Prince Harry and Meghan Markle Call Prince Archie and Princess Lilibet’s Titles Their “Birthright”

The announcement of their titles came six months to the day after King Charles ascended to the throne.

Prince Harry, Meghan Markle
(Image credit: Getty)

If last week in the royal universe was all about royal houses, this week it’s all about royal titles. For the first time, we saw Prince Harry and Meghan Markle’s children Archie and Lilibet referred to as “Prince” and “Princess,” including an official update by Buckingham Palace early Thursday morning to the royal family’s website and its line of succession. (Prior to this week’s change to “Prince Archie of Sussex” and “Princess Lilibet of Sussex,” the two were referred to as “Master Archie Mountbatten-Windsor” and “Miss Lilibet Mountbatten-Windsor.”)

And, to avoid any question as to the change, Harry and Meghan wrote decisively in a statement “The children’s titles have been a birthright since their grandfather became monarch. This matter has been settled for some time in alignment with Buckingham Palace.”

According to Page Six, Archie and Lilibet were officially given the titles last year, before Christmas. Though it does appear the matter has been settled for some time, the first use of either of the Sussex children by their royal titles came when it was announced in a March 8 statement from Harry and Meghan’s spokesperson that “Princess Lilibet Diana” had been christened on March 3, the Friday prior. The next day, March 9, the royal family website was updated.

Though we are only now referring to Prince Archie and Princess Lilibet as such, technically Harry and Meghan are correct in saying that they have had a birthright to use said titles since September 8, when their grandfather King Charles ascended to the throne. (This is pursuant to a Letters Patent issued by King George V in 1917, which said that any child of a son of the monarch—which Archie and Lilibet are—are entitled to use the style “Prince” or “Princess,” as well as “His Royal Highness” or “Her Royal Highness.”) Even though this is true, it took six months to the day for anyone to publicly acknowledge the children by said titles. The royal family website was updated after Her late Majesty’s death, but only to reflect the new titles of Prince William’s family, not Harry’s.

“After the Queen died, updates were made to the royal website,” a Page Six source says, referring to William and Kate’s new titles of Prince and Princess of Wales (they were previously the Duke and Duchess of Cambridge). “Despite their birthright, Archie and Lilibet were not given their titles. If the titles had just been updated, along with everyone else, there would be no story.”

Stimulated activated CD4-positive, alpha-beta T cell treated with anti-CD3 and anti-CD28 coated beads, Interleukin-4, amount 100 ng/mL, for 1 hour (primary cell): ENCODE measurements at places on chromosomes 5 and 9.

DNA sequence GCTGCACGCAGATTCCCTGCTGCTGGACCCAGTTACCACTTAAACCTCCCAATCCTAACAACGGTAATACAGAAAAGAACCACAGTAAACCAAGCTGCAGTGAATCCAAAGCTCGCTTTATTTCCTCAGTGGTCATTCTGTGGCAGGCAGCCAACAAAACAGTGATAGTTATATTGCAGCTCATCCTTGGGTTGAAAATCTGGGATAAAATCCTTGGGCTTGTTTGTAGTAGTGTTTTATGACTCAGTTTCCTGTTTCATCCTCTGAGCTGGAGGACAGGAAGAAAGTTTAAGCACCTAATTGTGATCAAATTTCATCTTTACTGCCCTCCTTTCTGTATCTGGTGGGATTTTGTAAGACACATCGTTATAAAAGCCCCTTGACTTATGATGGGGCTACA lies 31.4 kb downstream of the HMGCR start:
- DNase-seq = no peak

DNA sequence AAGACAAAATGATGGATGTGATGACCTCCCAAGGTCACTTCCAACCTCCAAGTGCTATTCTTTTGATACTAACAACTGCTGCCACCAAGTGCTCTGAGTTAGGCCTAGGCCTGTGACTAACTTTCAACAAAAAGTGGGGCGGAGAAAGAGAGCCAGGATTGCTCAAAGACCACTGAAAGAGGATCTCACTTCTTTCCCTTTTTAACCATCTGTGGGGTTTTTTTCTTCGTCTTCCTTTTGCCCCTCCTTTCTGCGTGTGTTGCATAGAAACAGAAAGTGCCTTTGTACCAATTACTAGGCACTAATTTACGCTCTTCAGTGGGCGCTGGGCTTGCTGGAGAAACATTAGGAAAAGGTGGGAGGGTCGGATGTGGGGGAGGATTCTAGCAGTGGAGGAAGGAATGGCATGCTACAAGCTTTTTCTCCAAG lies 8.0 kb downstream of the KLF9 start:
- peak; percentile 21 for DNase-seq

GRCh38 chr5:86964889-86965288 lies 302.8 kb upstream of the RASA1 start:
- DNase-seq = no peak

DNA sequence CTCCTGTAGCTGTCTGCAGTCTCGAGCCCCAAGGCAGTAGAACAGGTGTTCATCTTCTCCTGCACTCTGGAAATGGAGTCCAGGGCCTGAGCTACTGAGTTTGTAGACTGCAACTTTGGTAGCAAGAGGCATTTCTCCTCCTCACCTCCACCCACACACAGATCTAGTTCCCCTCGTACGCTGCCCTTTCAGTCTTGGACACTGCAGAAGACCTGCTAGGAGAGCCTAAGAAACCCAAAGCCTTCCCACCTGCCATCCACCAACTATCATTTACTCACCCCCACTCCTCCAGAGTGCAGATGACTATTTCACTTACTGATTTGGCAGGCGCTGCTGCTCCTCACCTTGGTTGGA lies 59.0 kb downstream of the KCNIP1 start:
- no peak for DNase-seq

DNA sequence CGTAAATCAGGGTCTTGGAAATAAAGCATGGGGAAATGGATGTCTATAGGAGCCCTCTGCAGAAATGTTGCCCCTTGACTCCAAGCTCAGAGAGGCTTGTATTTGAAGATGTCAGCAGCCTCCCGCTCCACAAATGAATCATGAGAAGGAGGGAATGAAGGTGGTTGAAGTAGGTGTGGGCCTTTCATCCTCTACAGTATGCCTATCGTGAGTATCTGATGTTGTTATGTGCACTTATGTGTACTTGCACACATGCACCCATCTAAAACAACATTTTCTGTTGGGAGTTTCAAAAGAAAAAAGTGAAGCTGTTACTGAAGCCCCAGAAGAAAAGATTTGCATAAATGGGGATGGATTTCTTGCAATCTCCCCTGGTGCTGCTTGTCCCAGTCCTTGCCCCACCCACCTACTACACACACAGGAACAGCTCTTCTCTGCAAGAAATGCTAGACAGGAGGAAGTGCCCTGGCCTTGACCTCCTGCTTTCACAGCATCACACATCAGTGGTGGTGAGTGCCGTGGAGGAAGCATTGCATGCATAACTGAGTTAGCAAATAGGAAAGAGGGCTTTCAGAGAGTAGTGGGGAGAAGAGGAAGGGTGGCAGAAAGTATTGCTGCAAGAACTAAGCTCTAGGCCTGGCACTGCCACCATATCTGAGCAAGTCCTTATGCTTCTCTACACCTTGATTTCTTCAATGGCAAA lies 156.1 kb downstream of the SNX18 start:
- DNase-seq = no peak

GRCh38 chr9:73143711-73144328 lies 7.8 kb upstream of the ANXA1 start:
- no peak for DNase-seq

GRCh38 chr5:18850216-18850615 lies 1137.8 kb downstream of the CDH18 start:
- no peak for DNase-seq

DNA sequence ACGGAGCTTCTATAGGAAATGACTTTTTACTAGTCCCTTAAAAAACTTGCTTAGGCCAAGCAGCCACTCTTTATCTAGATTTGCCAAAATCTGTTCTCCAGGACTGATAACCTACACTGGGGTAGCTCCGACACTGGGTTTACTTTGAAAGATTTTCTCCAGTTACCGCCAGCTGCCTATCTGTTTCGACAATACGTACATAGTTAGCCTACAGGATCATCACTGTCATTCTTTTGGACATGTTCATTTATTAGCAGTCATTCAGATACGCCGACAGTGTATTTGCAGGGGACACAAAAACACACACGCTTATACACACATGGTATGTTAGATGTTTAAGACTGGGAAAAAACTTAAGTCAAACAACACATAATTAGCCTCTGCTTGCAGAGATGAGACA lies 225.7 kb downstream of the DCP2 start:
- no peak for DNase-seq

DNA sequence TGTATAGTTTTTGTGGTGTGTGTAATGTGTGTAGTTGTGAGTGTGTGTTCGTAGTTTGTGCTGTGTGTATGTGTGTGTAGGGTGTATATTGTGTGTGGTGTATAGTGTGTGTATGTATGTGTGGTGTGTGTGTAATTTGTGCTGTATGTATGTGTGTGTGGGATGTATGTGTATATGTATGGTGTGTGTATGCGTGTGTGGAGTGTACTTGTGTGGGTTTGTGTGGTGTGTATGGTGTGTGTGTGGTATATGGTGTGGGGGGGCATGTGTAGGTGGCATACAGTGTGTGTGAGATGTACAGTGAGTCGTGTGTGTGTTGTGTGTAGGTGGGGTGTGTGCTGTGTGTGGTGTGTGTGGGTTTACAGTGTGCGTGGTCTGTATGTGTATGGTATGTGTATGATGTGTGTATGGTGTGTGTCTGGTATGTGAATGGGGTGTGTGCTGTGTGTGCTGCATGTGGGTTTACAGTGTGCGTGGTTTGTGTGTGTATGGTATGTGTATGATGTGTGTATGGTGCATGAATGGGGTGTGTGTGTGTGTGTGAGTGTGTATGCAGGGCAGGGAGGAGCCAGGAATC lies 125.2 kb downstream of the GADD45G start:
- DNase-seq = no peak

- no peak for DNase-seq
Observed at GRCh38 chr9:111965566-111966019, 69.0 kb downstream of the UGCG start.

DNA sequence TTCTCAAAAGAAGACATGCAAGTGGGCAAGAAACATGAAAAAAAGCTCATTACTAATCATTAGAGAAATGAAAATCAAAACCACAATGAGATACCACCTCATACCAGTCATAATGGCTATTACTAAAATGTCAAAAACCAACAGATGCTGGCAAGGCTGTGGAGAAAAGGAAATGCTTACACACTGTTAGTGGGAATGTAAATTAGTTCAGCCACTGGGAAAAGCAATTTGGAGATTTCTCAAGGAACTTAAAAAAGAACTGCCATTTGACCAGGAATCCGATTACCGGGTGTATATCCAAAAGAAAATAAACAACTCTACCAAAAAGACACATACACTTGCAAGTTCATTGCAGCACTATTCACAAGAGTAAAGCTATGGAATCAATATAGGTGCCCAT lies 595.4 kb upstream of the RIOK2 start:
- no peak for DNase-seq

But, because they weren’t, rumors swirled that it was because of the ongoing rift between Charles and Harry.

A source speaking to The Mirror says that Harry and Meghan were “frustrated” that the Palace didn’t immediately recognize their children as Prince and Princess, telling the outlet “It’s no secret among their friends that Harry and Meghan were frustrated Buckingham Palace failed to immediately recognize Archie and Lilibet’s elevated status on its website. It was compounded further when the Prince and Princess of Wales’s titles, and those of their children, were swiftly changed following the Queen’s death in September.”

OK reports that Harry and Meghan “do not plan to use the titles in casual conversations or everyday life. It will only be used in formal situations.” Prince Archie and Princess Lilibet are sixth and seventh in line to the British throne, respectively. 

Rachel Burchfield
Senior Celebrity and Royals Editor

Rachel Burchfield is a writer, editor, and podcaster whose primary interests are fashion and beauty, society and culture, and, most especially, the British Royal Family and other royal families around the world. She serves as Marie Claire’s Senior Celebrity and Royals Editor and has also contributed to publications like Allure, Cosmopolitan, Elle, Glamour, Harper’s Bazaar, InStyle, People, Vanity Fair, Vogue, and W, among others. Before taking on her current role with Marie Claire, Rachel served as its Weekend Editor and later Royals Editor. She is the cohost of Podcast Royal, a show that was named a top five royal podcast by The New York Times. A voracious reader and lover of books, Rachel also hosts I’d Rather Be Reading, which spotlights the best current nonfiction books hitting the market and interviews the authors of them. Rachel frequently appears as a media commentator, and she or her work has appeared on outlets like NBC’s Today Show, ABC’s Good Morning America, CNN, and more.